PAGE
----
social communication is a sign of bad motives. Check for understanding first. Some
may have hobbies or interests that are very 'young' for their age or very
unfashionable. Watch out for anyone in youth groups bullying them because of this.

Repetitive behaviour ("stimming") is common. It could be rocking in a chair, or
flapping of hands, or anything else that is done repetitively. It has a purpose for the
autistic person - often a way to find out where their body is. Our brain's 'body map' is
often not very good, and we can struggle to know which bit is us and which is
someone else. Stopping the stimming isn't helpful.

Be aware that autistic young people may stand too close or too far away during
conversations. Awareness of physical distance to others is a big challenge for many
on the autism spectrum. It is almost never meant in a threatening or rude way. Be
clear about needing your personal space, if necessary.

Autistic young people cannot often time when to speak
in a group. This is vital to know. They may talk at the
same time as others, or be unable to guess when to
join in. In group conversations, use a signalling
system to give autistic contributors a chance to say
‘stop’ and ‘don’t understand’ and ‘I want to say
something’. Watch for people sitting in silence; it
usually means the autistic young person is struggling
to understand….or struggling to join in.

Stop….ask…..wait….be aware.

Autistic young people may not realise you wish to speak and may continue to talk,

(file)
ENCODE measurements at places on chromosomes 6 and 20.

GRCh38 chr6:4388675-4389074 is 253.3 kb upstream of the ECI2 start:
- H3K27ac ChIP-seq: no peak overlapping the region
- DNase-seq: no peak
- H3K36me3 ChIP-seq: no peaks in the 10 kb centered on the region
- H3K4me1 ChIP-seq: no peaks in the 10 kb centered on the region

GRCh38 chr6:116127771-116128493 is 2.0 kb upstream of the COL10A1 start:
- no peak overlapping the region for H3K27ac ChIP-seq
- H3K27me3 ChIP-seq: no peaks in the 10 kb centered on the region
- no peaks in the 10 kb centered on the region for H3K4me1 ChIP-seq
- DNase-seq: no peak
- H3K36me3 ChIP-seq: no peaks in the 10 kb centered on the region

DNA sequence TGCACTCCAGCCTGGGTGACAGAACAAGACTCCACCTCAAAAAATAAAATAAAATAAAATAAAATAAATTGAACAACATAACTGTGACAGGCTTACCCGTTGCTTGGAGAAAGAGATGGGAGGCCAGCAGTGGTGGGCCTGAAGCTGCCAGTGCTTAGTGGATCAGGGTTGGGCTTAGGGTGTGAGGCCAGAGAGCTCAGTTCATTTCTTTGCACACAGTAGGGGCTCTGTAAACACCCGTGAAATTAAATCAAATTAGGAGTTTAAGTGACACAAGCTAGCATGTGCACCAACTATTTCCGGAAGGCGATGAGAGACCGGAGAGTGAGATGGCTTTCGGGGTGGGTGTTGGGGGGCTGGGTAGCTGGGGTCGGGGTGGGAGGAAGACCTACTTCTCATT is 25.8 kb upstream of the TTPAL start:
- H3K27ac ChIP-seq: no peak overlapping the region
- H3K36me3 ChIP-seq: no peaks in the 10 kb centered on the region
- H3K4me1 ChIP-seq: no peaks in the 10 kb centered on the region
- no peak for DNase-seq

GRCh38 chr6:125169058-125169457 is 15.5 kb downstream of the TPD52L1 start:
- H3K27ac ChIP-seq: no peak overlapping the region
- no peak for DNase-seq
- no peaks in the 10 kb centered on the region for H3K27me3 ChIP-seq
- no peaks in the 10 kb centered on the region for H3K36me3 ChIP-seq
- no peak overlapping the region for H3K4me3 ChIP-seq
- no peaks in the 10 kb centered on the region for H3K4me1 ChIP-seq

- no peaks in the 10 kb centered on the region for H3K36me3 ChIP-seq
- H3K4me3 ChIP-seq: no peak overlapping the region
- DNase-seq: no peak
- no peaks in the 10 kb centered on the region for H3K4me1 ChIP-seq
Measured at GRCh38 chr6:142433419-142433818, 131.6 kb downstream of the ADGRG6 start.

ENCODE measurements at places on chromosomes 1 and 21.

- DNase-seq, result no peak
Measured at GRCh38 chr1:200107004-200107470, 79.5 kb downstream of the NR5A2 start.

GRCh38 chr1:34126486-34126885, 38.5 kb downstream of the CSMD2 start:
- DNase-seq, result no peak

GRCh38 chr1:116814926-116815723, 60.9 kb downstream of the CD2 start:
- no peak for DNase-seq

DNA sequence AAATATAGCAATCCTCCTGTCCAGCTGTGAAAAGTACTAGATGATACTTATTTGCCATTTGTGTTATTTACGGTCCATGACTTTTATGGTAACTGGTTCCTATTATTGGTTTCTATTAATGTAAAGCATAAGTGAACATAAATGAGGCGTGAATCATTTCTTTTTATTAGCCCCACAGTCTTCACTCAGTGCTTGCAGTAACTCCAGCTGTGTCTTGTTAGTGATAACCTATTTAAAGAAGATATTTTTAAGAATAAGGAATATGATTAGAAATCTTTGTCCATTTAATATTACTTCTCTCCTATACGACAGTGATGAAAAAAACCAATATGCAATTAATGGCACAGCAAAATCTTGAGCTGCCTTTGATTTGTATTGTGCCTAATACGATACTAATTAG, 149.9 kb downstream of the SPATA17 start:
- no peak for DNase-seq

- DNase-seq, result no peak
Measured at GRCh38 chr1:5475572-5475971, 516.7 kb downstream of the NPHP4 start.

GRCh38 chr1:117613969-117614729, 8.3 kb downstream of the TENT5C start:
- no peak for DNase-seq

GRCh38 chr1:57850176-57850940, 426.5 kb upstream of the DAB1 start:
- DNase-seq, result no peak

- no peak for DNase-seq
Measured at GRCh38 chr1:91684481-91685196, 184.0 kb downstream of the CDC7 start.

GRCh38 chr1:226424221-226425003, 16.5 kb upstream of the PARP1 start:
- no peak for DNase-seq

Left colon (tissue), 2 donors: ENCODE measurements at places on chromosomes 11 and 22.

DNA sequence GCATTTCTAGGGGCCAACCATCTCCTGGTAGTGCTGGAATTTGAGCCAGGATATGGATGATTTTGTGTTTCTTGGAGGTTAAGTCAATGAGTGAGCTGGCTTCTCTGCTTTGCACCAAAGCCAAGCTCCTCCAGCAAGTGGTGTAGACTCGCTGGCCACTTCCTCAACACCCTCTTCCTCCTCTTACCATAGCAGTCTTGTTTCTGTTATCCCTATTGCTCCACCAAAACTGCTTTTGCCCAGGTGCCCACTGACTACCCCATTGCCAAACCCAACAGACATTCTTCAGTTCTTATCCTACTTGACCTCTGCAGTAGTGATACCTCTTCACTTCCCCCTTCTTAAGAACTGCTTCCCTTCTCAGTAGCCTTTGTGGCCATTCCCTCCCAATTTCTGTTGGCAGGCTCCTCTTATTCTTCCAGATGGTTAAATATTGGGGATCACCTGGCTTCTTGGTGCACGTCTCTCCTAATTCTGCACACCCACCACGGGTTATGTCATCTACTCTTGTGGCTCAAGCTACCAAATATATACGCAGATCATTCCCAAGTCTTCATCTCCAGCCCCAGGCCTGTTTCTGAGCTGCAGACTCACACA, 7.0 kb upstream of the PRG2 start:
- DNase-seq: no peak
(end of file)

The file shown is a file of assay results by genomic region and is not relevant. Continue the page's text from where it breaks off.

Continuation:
unaware that you are waiting to say something. Say so.

Some will use communication devices rather than spoken language; iPads or
picture-exchange systems. Get to know them and get to know how it works. It's
great stuff.

Regular Breaks are Vital

Remember autistic young people need routine and need to let
their brain wiring cool down - from too much social interaction
and/or sensory overload.

Build in regular breaks. Once every 45 mins is good. Make it
for at least ten minutes.

Watch out for having meetings which don’t allow for lunch
breaks etc; eating at the ‘wrong time’ can be frightening for someone with autism and
they may not eat at all.


Food and Drink

Ask about food needs and make sure that special diets
can be catered for.

Difficulties with physical ‘clumsiness’, routine needs and
sensory needs mean that food and drink can be a big

Use mugs with large handles and flat bottoms, not
tricky-to-balance tiny china cups and saucers.

Don’t ask people to hold a plate of food, eat, hold a
glass, and talk all at the same time. Let people eat in silence somewhere quiet if
they need to, sitting down.

'Finger foods' (not made with real fingers...) in busy gatherings are much better than
something with a knife and fork needed. Why? Less noise and chaos from clanging
cutlery and crockery!


Autistic brains are a different physical design. Instead of that superfast "people-
interpreting bit", ours has a superfast "data-and-our-stuff" bit. Imagine someone